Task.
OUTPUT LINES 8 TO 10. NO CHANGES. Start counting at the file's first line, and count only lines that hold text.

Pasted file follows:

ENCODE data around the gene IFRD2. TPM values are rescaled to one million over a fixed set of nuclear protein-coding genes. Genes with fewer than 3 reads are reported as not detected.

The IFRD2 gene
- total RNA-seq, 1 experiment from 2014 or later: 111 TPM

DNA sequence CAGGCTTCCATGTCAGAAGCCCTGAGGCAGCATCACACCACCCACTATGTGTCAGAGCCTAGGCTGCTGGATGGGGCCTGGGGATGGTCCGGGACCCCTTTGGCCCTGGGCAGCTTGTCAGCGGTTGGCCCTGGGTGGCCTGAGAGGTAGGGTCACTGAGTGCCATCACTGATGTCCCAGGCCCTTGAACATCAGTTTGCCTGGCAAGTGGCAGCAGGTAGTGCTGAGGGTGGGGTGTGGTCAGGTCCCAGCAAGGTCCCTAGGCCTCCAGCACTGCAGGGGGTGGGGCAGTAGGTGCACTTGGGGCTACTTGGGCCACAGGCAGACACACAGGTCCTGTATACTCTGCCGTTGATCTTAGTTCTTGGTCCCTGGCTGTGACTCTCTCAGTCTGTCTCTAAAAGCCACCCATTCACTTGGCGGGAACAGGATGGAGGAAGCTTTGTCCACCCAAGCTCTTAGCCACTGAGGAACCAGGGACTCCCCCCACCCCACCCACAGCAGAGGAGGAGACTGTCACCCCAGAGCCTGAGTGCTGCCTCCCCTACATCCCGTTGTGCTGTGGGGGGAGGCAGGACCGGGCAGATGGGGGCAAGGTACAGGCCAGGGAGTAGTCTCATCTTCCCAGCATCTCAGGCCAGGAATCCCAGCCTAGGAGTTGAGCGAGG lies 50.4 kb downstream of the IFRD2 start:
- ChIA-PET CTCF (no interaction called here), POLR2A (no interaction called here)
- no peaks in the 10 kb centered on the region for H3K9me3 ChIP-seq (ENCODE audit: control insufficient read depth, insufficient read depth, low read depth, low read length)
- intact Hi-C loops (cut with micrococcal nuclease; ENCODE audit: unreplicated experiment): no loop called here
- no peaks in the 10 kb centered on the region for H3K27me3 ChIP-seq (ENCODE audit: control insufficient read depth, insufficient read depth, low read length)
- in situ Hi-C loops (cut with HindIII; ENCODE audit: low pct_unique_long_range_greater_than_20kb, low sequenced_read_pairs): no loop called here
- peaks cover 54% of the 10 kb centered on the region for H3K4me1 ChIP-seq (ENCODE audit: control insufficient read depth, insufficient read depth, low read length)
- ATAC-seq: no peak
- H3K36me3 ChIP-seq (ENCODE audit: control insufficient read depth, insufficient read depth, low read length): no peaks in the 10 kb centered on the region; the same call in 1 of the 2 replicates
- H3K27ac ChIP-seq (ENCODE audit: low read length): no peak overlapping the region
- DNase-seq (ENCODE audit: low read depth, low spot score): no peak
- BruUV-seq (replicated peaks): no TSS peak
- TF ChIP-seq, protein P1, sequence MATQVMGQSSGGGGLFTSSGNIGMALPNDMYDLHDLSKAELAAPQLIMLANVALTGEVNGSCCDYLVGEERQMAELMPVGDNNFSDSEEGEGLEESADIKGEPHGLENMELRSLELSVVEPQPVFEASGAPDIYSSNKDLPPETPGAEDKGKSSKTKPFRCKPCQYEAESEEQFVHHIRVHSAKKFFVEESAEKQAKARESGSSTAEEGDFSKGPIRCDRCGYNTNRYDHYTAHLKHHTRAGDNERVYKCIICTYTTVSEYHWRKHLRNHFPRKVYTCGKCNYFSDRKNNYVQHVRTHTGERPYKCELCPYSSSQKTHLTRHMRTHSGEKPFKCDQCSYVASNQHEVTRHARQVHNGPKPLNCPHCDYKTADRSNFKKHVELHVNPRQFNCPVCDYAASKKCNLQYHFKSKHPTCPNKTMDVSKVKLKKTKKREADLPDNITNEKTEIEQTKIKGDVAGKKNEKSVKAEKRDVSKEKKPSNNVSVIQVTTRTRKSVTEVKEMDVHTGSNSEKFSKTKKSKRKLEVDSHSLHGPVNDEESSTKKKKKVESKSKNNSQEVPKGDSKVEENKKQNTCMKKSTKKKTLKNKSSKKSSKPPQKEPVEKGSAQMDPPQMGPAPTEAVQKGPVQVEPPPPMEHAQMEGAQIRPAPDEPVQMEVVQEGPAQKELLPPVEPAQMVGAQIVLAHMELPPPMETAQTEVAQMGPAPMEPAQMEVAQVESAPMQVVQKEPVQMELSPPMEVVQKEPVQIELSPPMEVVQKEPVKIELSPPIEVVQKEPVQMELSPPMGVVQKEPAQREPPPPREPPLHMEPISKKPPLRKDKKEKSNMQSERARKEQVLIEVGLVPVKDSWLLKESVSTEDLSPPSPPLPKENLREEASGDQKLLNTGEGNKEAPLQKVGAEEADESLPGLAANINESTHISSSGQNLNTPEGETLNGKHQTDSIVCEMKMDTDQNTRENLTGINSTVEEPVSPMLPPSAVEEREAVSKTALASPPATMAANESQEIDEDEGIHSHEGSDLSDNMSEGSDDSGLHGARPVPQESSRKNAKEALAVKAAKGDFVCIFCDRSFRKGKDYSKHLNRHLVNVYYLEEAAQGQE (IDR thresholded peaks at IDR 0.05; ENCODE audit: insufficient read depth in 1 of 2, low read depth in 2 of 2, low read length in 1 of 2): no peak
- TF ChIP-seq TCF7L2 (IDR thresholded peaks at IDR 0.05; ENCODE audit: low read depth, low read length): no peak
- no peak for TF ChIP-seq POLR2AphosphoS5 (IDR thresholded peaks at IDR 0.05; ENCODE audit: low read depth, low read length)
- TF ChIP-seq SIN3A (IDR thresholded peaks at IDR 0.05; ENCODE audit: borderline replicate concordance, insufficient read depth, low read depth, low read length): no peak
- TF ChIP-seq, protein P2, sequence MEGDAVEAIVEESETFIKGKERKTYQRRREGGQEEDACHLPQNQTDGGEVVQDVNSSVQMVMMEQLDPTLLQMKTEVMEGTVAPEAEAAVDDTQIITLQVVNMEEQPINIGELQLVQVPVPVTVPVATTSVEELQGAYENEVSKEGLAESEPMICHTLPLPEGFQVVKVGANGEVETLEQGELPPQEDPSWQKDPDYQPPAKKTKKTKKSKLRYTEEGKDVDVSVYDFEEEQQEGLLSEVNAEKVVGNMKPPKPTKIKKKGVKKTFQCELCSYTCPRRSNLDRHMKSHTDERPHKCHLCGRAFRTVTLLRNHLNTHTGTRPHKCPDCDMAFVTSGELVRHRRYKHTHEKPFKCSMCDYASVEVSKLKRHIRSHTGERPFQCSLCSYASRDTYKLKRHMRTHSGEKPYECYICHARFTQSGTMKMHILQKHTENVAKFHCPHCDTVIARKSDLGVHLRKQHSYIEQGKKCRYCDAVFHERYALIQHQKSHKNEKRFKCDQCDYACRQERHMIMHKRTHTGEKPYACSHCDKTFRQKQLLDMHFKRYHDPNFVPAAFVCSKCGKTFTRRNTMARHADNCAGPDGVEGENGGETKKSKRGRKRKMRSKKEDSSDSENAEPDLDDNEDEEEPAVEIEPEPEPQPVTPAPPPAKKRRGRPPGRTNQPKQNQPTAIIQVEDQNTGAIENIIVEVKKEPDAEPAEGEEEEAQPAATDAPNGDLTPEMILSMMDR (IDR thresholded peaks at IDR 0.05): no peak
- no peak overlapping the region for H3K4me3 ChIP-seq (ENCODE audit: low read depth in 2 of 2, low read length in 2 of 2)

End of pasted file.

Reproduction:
- no peaks in the 10 kb centered on the region for H3K27me3 ChIP-seq (ENCODE audit: control insufficient read depth, insufficient read depth, low read length)
- in situ Hi-C loops (cut with HindIII; ENCODE audit: low pct_unique_long_range_greater_than_20kb, low sequenced_read_pairs): no loop called here
- peaks cover 54% of the 10 kb centered on the region for H3K4me1 ChIP-seq (ENCODE audit: control insufficient read depth, insufficient read depth, low read length)